Spacious is another way to describe the Empyrean’s sound and it gives you that perfectly right amount of air like only the top level headphones do. The sound stage width and depth, its layering and the separation of notes and instruments is wonderful. This headphone is perfectly balanced and it will never sound too airy, too warm or anything really, it’s done just right. A top quality, open, musical, natural and engaging sound. That’s exactly what the Empyrean delivers. If you prefer a more neutral presentation, the Empyrean can deliver that as well, just swap out the pads et voila, another masterpiece.


With the so called velour pads, the bass for me is perfect in terms of presence, impact and depth. Maybe it’s a bit more than perfectly neutrally bass but it makes everything so much more exciting and enjoyable. Bass never becomes too much to my ears and with a good amp it’s always perfectly in control, resulting in a quick and punchy bass but also one with excellent layering and depth. The Empyrean’s bass has a good rumble down low but I would still say the quality is of bigger “importance” then its presence. There won’t ever be too little bass either but no matter the amplitude, the top quality is always there. I also really like the bass detail the Empyrean is producing. Yes, the top part of the Rinaro driver is doing one heck of a job.

If you prefer a top quality bass but with slightly less presence, aka more neutral, then just swap in the leather like pads and you’re set.


Body wise, again with the velour pads, you get the same characteristics the bass has and that’s a good thing as the mids perfectly connect from and to that bass. You get a really good and full bodied sound, excellent detail and impressive layering. The mids section is rich in detail and musicality and the sound comes to you in a natural, smooth, airy/spacious and natural way. Voices sound realistic and natural but like the rest of the mids part, they’re smooth but oh so lovely, addictive and easy to love.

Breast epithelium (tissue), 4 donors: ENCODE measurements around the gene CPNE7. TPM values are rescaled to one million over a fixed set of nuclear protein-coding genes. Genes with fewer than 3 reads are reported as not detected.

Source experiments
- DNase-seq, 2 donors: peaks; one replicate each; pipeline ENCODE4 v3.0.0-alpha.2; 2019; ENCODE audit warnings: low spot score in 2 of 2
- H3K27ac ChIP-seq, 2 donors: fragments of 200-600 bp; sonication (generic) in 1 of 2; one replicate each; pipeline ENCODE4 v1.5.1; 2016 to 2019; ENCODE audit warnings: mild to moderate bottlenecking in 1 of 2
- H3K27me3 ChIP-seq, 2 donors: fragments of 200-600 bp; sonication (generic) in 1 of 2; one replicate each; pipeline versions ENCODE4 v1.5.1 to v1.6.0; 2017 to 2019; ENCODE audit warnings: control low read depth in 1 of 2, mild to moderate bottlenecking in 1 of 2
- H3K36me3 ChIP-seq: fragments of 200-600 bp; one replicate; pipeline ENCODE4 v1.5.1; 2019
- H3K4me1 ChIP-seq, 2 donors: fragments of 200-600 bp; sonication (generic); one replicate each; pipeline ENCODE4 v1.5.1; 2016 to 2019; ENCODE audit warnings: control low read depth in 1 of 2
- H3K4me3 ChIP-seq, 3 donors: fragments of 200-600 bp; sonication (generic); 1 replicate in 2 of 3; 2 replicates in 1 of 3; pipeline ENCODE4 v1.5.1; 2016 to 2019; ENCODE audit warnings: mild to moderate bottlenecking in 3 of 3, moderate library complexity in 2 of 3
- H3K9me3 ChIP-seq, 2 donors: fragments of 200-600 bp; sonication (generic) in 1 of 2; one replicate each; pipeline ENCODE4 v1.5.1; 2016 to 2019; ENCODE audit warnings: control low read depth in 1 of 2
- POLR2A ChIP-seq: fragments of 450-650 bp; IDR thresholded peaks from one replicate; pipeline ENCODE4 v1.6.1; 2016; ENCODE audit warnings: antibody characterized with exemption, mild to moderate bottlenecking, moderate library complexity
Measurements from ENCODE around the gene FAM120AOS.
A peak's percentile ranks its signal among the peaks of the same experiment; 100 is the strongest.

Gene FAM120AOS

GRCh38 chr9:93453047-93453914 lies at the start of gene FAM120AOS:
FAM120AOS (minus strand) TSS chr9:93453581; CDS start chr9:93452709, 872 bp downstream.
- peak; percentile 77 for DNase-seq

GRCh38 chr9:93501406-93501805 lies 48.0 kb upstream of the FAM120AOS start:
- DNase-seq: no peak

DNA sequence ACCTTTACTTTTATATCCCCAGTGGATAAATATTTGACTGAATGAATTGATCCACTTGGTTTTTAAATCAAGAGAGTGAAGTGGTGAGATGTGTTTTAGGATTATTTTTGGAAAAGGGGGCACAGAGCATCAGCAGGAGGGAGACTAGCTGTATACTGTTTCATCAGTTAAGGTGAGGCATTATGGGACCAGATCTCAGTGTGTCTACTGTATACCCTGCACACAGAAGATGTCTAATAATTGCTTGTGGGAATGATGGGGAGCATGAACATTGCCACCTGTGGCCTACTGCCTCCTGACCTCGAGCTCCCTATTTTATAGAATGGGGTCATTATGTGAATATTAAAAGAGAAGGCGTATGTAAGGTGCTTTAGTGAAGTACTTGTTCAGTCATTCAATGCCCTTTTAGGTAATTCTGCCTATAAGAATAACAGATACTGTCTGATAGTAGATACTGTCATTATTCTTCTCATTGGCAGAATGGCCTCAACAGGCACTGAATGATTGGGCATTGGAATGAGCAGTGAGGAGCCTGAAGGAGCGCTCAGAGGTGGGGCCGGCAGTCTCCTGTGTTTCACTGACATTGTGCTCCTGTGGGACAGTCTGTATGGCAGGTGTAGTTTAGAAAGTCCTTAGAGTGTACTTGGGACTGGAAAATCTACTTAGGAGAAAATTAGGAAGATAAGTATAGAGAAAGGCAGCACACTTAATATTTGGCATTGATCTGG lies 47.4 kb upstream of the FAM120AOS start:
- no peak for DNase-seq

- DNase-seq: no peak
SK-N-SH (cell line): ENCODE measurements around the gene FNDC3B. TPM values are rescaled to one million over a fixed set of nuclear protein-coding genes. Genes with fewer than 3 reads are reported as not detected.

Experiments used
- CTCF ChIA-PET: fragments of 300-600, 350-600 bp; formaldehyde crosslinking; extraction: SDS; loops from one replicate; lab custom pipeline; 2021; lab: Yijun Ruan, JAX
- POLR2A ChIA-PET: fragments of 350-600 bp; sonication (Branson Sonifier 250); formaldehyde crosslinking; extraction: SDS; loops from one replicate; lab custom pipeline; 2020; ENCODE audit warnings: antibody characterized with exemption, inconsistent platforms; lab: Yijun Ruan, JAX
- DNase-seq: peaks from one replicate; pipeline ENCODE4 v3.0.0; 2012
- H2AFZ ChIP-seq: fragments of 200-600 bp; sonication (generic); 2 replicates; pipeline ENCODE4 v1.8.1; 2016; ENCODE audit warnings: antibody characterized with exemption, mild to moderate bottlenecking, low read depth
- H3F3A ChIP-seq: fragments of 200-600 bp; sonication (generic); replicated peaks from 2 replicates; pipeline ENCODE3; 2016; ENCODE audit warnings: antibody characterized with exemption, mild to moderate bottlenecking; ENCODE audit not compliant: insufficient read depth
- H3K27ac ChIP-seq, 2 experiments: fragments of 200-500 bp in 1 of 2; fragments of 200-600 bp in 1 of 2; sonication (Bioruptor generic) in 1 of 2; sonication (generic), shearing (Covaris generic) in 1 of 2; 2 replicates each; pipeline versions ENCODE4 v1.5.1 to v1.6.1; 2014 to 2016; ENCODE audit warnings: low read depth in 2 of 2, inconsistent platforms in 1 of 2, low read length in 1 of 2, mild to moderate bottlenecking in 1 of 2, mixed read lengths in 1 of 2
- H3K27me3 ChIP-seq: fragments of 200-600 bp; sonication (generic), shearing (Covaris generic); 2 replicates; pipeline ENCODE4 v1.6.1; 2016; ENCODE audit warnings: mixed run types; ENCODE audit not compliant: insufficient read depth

If you like how the Empyrean is doing its bass then you’ll no doubt like the mid section as well. If you want a lighter, more neutral presentation then all you have to do is use the other pads. The beauty is that the bass and mids with both versions of pads perfectly connect to each other and you get 2 coherent sound signatures in one and the same headphone. It’s really impressive what impact the pads have in this Rinaro driver design.


The treble region is energetic and lively and the Empyrean extends quite well with an airy yet precise presentation. The detail retrieval up on top, together with the layering is really good and there are no immediate weird peaks like in a lot of headphones. Body wise the upper section is slightly lighter maybe but not too much, if not you wouldn’t get that nice balance.

Treble never becomes harsh or shrill and the Empyrean here is maybe playing it more on the safe side though that strongly depends on the amplifier you’re using it with. Luckily there is that excellent detail retrieval and musical presentation. Treble is precise and exciting enough to counter the bass, but it’s got that same smoothness which is present in bass and mids that makes it so enjoyable.

Sources / Amplification